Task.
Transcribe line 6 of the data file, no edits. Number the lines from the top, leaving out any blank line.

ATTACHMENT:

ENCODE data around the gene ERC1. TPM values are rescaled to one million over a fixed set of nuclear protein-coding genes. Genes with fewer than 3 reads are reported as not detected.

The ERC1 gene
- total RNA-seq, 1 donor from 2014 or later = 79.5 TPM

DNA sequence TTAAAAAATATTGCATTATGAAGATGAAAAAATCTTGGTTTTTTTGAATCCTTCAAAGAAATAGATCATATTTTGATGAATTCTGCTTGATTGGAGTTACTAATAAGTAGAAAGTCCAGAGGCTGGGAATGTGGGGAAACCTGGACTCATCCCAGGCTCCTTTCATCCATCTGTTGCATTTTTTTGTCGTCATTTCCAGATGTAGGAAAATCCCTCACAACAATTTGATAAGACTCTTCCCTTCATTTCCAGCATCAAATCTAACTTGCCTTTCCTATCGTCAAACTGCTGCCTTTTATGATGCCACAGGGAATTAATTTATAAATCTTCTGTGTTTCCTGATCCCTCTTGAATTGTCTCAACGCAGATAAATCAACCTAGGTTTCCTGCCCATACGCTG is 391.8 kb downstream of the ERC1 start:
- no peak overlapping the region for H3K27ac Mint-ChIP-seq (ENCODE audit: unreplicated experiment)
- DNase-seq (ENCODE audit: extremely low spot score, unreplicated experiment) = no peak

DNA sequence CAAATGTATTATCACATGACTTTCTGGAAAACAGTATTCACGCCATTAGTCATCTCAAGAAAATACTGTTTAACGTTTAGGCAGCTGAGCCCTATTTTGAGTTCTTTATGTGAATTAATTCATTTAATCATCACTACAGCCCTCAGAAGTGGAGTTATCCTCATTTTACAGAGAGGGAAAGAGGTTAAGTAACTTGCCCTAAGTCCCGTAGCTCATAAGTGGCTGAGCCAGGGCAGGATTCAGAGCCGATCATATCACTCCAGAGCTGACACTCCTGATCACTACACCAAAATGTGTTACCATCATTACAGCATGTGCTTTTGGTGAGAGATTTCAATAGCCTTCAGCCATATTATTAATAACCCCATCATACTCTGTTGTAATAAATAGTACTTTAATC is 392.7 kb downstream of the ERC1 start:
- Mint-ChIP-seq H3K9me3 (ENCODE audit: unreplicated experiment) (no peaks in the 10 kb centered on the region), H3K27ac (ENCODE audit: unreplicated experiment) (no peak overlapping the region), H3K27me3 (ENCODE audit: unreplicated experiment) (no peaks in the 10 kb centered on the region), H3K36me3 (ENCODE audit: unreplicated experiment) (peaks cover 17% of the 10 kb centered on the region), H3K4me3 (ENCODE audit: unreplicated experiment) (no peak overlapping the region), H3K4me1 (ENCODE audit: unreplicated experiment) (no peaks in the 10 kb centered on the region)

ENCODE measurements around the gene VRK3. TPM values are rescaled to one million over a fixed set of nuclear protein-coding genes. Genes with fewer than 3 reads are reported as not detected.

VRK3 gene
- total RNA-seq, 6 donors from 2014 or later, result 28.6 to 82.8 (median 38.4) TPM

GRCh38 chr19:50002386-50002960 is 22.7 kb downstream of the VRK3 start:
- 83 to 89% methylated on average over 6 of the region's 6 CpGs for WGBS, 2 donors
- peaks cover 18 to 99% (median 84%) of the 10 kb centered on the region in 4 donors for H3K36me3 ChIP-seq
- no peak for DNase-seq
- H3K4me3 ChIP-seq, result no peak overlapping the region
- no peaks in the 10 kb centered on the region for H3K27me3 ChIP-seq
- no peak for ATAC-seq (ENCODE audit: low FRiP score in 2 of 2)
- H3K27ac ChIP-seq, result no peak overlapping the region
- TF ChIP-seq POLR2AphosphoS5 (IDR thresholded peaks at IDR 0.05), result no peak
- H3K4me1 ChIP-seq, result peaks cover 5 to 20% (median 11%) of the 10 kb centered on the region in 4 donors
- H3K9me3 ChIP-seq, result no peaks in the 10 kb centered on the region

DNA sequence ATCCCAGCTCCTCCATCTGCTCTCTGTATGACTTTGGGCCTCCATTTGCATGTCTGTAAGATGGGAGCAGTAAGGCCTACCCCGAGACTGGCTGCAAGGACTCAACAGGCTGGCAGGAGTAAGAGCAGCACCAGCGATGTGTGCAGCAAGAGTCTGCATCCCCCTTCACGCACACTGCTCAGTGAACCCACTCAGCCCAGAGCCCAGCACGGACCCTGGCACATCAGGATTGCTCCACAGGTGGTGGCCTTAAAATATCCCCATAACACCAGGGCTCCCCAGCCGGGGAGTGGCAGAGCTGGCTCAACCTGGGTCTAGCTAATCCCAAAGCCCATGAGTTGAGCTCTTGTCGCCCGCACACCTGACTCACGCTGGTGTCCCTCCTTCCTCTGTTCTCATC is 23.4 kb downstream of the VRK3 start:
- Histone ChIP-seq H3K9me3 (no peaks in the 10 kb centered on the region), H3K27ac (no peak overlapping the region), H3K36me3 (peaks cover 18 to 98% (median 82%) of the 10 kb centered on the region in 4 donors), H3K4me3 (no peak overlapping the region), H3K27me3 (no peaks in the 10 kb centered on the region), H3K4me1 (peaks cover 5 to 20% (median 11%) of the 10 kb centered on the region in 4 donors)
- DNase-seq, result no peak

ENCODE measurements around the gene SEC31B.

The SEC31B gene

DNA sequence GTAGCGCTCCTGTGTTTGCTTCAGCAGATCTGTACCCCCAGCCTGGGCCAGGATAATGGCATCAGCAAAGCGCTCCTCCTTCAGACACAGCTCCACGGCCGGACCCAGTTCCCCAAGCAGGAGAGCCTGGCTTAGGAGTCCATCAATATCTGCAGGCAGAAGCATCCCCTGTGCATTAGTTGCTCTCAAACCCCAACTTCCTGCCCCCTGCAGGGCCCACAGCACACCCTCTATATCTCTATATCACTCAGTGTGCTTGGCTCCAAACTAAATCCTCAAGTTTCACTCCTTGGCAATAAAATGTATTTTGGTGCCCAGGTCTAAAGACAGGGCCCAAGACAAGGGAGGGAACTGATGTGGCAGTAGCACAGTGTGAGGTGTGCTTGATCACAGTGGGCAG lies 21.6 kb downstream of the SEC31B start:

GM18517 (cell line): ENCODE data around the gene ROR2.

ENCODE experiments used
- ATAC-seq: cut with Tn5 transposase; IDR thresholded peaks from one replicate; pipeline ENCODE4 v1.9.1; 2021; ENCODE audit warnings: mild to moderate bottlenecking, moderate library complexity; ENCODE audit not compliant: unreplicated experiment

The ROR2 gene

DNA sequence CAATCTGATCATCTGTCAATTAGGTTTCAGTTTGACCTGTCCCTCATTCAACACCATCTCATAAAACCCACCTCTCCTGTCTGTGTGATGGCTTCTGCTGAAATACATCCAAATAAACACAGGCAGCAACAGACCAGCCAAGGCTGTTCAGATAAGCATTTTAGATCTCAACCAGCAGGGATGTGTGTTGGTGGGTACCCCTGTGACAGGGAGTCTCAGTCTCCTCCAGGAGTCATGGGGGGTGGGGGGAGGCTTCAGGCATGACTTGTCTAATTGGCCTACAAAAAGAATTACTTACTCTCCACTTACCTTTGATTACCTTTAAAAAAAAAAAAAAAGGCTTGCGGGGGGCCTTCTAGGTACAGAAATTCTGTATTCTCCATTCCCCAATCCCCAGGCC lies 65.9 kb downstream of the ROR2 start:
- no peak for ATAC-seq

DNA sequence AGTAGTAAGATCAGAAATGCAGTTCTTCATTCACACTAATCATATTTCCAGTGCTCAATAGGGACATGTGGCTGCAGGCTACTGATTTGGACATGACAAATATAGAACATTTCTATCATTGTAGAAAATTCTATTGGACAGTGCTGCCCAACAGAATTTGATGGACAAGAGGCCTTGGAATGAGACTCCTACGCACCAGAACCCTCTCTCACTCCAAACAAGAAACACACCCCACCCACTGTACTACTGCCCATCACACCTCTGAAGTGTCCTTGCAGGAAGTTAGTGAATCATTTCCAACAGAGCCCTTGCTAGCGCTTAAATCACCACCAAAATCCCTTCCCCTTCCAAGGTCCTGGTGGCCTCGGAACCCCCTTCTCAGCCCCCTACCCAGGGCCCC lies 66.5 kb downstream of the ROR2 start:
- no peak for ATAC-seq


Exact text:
- DNase-seq (ENCODE audit: extremely low spot score, unreplicated experiment) = no peak